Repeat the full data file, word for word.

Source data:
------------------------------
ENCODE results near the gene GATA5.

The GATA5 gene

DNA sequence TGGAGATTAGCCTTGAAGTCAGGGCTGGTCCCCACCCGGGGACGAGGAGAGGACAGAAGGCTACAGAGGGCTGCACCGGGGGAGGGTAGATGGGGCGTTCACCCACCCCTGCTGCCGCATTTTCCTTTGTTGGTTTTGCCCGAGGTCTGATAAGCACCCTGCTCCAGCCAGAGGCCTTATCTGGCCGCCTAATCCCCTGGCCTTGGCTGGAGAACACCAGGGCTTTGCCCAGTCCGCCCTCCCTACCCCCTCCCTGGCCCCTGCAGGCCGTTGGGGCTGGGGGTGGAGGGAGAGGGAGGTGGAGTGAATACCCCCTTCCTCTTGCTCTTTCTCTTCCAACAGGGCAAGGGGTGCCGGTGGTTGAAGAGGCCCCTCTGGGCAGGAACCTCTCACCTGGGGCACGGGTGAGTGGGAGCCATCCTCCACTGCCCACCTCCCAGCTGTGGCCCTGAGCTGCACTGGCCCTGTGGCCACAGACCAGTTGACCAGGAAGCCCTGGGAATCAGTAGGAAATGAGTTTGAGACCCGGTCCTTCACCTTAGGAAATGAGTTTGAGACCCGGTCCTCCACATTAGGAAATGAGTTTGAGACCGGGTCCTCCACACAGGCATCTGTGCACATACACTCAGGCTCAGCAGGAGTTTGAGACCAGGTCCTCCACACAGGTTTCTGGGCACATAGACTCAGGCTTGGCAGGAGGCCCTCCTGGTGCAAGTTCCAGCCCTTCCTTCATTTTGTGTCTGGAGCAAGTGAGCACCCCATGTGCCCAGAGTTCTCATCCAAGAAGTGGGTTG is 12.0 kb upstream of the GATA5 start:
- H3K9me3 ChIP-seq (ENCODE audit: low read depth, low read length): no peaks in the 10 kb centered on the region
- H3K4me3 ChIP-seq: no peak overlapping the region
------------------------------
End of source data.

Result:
ENCODE results near the gene GATA5.

The GATA5 gene

DNA sequence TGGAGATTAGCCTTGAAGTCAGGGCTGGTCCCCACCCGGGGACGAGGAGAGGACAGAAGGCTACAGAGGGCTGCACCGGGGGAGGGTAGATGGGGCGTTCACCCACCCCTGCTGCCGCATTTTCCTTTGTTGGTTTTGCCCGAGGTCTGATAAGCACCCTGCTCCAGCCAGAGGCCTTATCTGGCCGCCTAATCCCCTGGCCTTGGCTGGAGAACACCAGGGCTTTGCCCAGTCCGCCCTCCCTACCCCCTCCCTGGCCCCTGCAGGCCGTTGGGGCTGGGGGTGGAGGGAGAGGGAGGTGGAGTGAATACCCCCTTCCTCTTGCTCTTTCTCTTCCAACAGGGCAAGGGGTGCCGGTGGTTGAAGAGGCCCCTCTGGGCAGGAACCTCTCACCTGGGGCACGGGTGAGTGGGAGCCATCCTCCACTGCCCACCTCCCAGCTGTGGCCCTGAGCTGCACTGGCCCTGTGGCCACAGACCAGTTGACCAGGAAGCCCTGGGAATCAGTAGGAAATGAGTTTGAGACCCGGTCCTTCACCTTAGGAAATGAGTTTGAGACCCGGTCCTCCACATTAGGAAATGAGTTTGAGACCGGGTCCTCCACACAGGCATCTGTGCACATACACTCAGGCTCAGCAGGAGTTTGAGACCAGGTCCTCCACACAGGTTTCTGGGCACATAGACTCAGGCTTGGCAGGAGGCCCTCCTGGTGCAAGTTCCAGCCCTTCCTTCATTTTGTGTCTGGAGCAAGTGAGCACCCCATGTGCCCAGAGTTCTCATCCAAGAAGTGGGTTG is 12.0 kb upstream of the GATA5 start:
- H3K9me3 ChIP-seq (ENCODE audit: low read depth, low read length): no peaks in the 10 kb centered on the region
- H3K4me3 ChIP-seq: no peak overlapping the region